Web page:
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On 08/04/2012 at 03:28 PM by Julian Titus
I don't know art, but I know what I like, and this ain't it.
If trippy games like Rez and Space Giraffe excite you, go ahead and add a star to my score and check it out. If you read my review and find yourself nodding your head in agreement with me, you would do well to skip this one.
A few weeks ago, I was watching Adult Swim pretty late at night when I came across a psychedelic piece of animation. What I saw felt like some sort of fever dream. I assumed that the swirling colors and morphing images were part of the station identification bumps, but it just kept going and I was transfixed, unable to change the channel. I eventually realized that this was an actual animated short and when it was over I blinked a couple times and decided that I didn’t get what I had just seen, though I could understand why it might rock the socks off of someone else. This is exactly how I feel about Dyad, a game that I can appreciate as something unique and artistic, and yet something that is simply not my cup of tea.
Dyad shares some very clear design elements from some of Jeff Minter’s other games such as Tempest and Space Giraffe, and in this I have to commend the game. It’s rare that you can look at a title and know instantly that it was designed by a particular individual. It’s just a shame for Dyad that I’ve never been a fan of Minter’s work. It’s a surreal and otherworldly work akin to Salvador Dali, while I’m partial to the realistic and relatable work of someone like Chuck Close.
You control an avatar that resembles plankton or similar microorganisms as it moves down a tunnel. “Enemies” come down the channel, represented as glowing orbs. By pressing the X button your avatar “hooks” the enemies and pulls itself forward. The most basic goal of Dyad is to get to the end of the level as quickly and efficiently as possible. Normally there is no real penalty for running into the enemies—the game simply rewinds a beat and you can avoid the same mistake.
That’s Dyad in its most elementary form, but the most laudable element of the game is the way that it introduces new game mechanics into each stage. At first, all you have to do is hook your way to the end. Next you’ll learn that by hooking pairs of like-colored enemies you get a speed boost. Then you’ll have to use this knowledge in a race setting where the clock is running against you. After that, you’ll learn how to “graze” hooked enemies, passing just to the right or the left of them without actually hitting the dangerous middle area. Doing this charges your lance energy. Pressing the square button sends your avatar racing forward, destroying most anything in its path. This gives you a major speed boost, and the more enemies you connect with, the longer your lance effect lasts, which in turn charges another round. If you’re skilled enough it’s possible to keep a lance going for large portions of the level.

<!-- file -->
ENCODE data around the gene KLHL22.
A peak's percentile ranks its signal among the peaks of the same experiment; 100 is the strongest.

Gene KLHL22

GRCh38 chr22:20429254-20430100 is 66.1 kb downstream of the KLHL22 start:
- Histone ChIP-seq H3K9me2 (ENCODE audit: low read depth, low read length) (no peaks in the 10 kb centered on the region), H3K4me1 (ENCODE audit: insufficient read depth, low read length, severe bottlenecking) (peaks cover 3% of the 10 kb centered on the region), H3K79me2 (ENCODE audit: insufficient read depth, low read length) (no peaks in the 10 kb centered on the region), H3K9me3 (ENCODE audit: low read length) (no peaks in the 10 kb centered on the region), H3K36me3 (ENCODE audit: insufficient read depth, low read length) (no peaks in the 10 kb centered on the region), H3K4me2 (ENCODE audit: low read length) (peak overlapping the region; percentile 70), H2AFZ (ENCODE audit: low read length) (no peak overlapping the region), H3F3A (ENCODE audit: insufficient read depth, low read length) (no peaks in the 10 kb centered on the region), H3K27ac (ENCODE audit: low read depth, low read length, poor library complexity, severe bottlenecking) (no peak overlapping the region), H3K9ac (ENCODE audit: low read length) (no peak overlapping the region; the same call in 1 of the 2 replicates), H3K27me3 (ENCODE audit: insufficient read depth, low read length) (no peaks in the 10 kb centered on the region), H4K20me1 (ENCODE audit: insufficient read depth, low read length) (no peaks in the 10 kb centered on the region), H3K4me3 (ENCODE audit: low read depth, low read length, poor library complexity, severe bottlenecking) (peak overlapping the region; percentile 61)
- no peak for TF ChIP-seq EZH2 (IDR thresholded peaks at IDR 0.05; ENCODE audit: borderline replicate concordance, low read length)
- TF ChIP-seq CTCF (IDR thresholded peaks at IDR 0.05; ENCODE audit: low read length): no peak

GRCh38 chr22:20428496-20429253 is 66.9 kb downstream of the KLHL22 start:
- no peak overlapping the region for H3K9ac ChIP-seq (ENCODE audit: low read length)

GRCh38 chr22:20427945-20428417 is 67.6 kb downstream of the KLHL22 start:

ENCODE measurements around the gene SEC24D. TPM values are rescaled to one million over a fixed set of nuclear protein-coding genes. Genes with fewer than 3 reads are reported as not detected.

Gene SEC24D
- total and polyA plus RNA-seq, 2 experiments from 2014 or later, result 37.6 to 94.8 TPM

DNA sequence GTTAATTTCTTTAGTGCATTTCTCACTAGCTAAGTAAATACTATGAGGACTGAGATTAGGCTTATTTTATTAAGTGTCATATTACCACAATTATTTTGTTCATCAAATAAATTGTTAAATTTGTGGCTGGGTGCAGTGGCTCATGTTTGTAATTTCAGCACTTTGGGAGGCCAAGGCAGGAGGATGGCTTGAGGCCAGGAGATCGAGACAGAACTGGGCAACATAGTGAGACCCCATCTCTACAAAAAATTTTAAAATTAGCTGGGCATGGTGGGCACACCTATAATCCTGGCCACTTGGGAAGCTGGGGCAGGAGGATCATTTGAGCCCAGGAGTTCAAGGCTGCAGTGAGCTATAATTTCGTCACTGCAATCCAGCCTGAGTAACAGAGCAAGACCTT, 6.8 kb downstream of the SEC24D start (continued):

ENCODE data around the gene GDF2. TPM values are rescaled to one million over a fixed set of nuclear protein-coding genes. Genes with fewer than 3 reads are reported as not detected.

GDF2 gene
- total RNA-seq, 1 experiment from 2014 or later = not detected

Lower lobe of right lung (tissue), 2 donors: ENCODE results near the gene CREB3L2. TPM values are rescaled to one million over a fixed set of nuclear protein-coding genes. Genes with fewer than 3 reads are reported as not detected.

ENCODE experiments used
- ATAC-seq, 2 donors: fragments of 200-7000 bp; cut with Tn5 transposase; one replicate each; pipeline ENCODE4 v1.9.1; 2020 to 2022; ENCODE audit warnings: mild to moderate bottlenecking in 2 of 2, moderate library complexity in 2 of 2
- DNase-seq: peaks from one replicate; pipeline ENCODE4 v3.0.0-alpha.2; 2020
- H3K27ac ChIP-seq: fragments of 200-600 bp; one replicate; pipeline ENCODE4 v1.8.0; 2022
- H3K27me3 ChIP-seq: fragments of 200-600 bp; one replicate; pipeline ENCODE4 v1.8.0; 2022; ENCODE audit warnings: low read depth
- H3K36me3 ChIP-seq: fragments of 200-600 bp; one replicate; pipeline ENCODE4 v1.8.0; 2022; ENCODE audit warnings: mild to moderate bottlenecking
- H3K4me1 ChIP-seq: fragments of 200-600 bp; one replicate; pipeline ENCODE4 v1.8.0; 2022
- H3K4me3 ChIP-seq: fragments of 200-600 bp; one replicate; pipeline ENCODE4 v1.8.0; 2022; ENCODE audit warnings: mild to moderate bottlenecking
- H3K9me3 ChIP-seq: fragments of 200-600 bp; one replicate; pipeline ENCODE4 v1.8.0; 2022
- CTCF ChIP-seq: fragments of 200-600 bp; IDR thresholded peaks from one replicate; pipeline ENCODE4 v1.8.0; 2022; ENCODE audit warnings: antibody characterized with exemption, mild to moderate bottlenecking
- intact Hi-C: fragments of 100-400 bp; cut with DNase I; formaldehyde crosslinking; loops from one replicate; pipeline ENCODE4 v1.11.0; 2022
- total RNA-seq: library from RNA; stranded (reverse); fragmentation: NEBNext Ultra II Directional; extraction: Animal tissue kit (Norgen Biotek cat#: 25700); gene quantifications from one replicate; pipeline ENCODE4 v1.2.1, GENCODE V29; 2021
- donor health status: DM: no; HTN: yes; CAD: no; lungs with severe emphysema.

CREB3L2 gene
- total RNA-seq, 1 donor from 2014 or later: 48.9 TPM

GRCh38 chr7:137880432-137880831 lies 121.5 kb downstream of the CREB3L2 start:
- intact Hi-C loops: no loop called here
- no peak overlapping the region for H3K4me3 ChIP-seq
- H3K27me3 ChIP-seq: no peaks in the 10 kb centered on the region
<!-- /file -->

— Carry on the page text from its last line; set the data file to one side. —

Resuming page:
Unfortunately, I never felt skilled enough with Dyad. It’s a game that seems to be waiting for me to “get it,” but I never really did. In some levels I’d be moving along at a nice clip only to fail the level. Other times I felt like I was doing simply dreadful but completed the stage with a decent rating. In either extreme scenario I couldn’t tell you why the outcome was what it was. I even went back and replayed the levels I had completed for better scores or times, but my results were almost identical to my first run, leading me to believe that I wasn’t improving at all. No, Dyad and I just didn’t click.
That’s partially a fault of the game, as I feel it didn’t do a great job of communicating what I was doing wrong. While some levels make it clear that you’re taking damage from hitting enemies, others simply end with a huge “failure” message, leaving me dumbfounded and frustrated.
Part of the fault I will freely admit rests with me. Dyad wants you to let go and just go with the flow, feeling the game as much as playing it. I was never able to do that, and instead found myself overthinking the game. Many of the levels I played felt like they dragged on forever, and I just knew that there was a crucial piece to the puzzle I was missing—that if I was playing in a certain way the game would just flow in an interesting and awesome way. But it was very rare that I felt that flow. When I did manage to get into the groove Dyad became a different game, thrilling and satisfying in the way that a great rhythm game is. But these moments were the exception as opposed to the rule for me.
It doesn’t help that the big hook of the game—kaleidoscopic visuals and pulse pounding trance music—was simply lost on me. As with Minter’s other games the graphics and music blended into a cacophony of stuff, assaulting my senses in all the wrong ways. I don’t mean to sound like the cranky old man that doesn’t understand the young people and wants them to turn down the racket, but there were times playing Dyad that I was gritting my teeth because the audio was so grating. For a game that seems designed around finding a zen-like state, zoning out, and playing for long marathon sessions, I could only tolerate Dyad in short bursts.
As with a lot of modern and experimental art, I can look at Dyad and appreciate what it’s trying to accomplish. For some people, the Technicolor dreamcoatesque visuals, droning music, and twitchy gameplay come together to make something otherworldly. For me, it’s just a bunch of noise attacking my ears and my eyes.